Why fertility treatment deserves State funding

Mary Wingfield: Ireland’s fertility rate is declining as is that in all of Europe

Recently I attended a "summit meeting" in Washington to discuss means of improving access to fertility treatment globally for those who need it.

Delegates had to apply to attend this conference and my raison d'etre was that I work in Ireland, one of only three countries in the EU where fertility treatments such as IUI or IVF are not funded by the State.

In comparison to the US (which hosted this meeting), Ireland has a socialised model of health care. All Irish citizens are entitled to State-funded medical treatment. Surgery (whether emergency or elective) is covered for all, as is in-patient care for any medical condition.

Pregnancy care is available to all in the public system, as is gynaecological care. For men, surgery for testicular problems, ejaculation problems and testosterone treatments are all available publicly as is Viagra for medical cardholders.

Plastic surgery is covered by the public system as are treatments for obesity, smoking and other lifestyle-related health problems.

Drug-related and alcohol-related illnesses are covered.

Mental health problems are treated in the public health system. And all that is as it should be in a country where we believe in social justice and universal health care. But how has it happened that fertility treatment is not provided by our State health system?

Infertility is defined as a disease by the World Health Organisation. Like many other medical conditions, infertility can be caused by infection, surgery, hormone disturbances, drug treatments, cancer or birth defects. Some cases are unexplained and lifestyle can also be contributory.

There is undisputed evidence showing the inability to conceive has a devastating effect on physical and mental health. It is a significant cause of depression, marriage breakdown and general unhappiness.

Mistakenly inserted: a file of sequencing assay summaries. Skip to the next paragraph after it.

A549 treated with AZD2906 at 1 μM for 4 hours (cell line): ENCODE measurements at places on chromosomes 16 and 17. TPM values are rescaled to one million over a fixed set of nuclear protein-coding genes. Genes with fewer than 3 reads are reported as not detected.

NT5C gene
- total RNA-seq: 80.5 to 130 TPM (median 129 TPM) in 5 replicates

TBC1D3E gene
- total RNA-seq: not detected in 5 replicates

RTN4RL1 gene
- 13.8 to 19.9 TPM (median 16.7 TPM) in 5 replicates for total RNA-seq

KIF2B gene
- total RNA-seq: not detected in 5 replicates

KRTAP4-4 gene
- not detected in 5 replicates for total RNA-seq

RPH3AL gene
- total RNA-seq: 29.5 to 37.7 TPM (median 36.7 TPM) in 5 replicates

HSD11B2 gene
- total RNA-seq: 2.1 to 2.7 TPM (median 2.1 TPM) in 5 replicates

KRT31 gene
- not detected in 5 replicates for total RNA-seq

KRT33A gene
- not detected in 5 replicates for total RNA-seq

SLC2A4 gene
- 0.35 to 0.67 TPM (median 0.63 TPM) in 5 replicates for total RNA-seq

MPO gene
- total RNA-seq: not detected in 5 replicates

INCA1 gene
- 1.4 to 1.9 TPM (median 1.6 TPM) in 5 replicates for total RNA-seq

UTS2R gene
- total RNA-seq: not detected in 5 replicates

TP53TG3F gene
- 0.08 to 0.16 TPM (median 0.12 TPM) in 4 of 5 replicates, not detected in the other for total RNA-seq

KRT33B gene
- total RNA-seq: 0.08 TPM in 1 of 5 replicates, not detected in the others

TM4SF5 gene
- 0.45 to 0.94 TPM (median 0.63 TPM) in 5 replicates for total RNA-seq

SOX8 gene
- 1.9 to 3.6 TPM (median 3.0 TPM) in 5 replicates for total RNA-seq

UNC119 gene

Clinical depression

Some 30-40 per cent of those with fertility problems suffer clinical depression and anxiety because of their inability to have children. Other studies show fertility patients have similar stress levels to those with cancer. Infertility is a “disease” and those afflicted need treatment. So what is our problem? At the summit in Washington, many delegates assumed Ireland did not fund fertility treatment such as IVF because we are a Catholic country. I argued that we have an increasingly pluralist and tolerant society.

With 20 years experience of working in infertility in Ireland, I know the vast majority of Irish people with fertility problems do not have ethical objections to assisted reproduction treatments.

Fertility clinics

At my public fertility clinics in Holles Street I meet couples every week who walk away, unable to afford their treatment. The refusal by successive ministers for health to refuse to consider funding fertility treatment is not just unfair – it is also shortsighted.

As the results of IVF treatment improve (and Ireland has excellent success rates), it is becoming obvious that it is the optimal treatment for many of those with fertility problems.

By failing to fund treatment, patients and their doctors are forced to waste precious resources on excessive investigation and inadequate, ineffective treatments.

We know female fertility declines with age and, all too often, if patients can eventually afford treatment it is too late and their chance of success is at least half what it would have been if they had received assistance five years earlier. This breaks my heart.

Another wasteful and medically indefensible consequence of the lack of funding is that more and more Irish patients are being forced to access fertility treatment in other countries. A worrying number of these patients return to Ireland with twin and triplet pregnancies.

It has been shown conclusively that multiple pregnancies are high risk, for the mother and especially for the babies. Our larger maternity hospitals with neonatal intensive care units are struggling to cope with these high-risk pregnancies, so many of them a consequence of multiple embryo transfer abroad.

Multiple pregnancies are also extremely costly pregnancies. A twin pregnancy costs at least six times more than a singleton and a triplet 18 times more for the delivery and first year of life. Countries such as Belgium have successfully funded IVF treatment by insisting on single embryo transfer. The money saved by avoiding multiple pregnancy helps fund the cost of the IVF treatment. Unfortunately, successive Irish ministers for health have refused to acknowledge this.

Ireland's fertility rate is declining. In time we may well have no choice but to actively promote fertility treatments such as IVF as a means of survival. However, that is cold comfort for our sons, daughters, brothers, sisters and friends who currently need fertility treatment but who can't afford it. As another election looms, can any health minister "do the right thing"? Mary Wingfield is consultant obstetrician gynaecologist at Holles Street and director of Merrion Fertility Clinic, a not-for-profit fertility/IVF clinic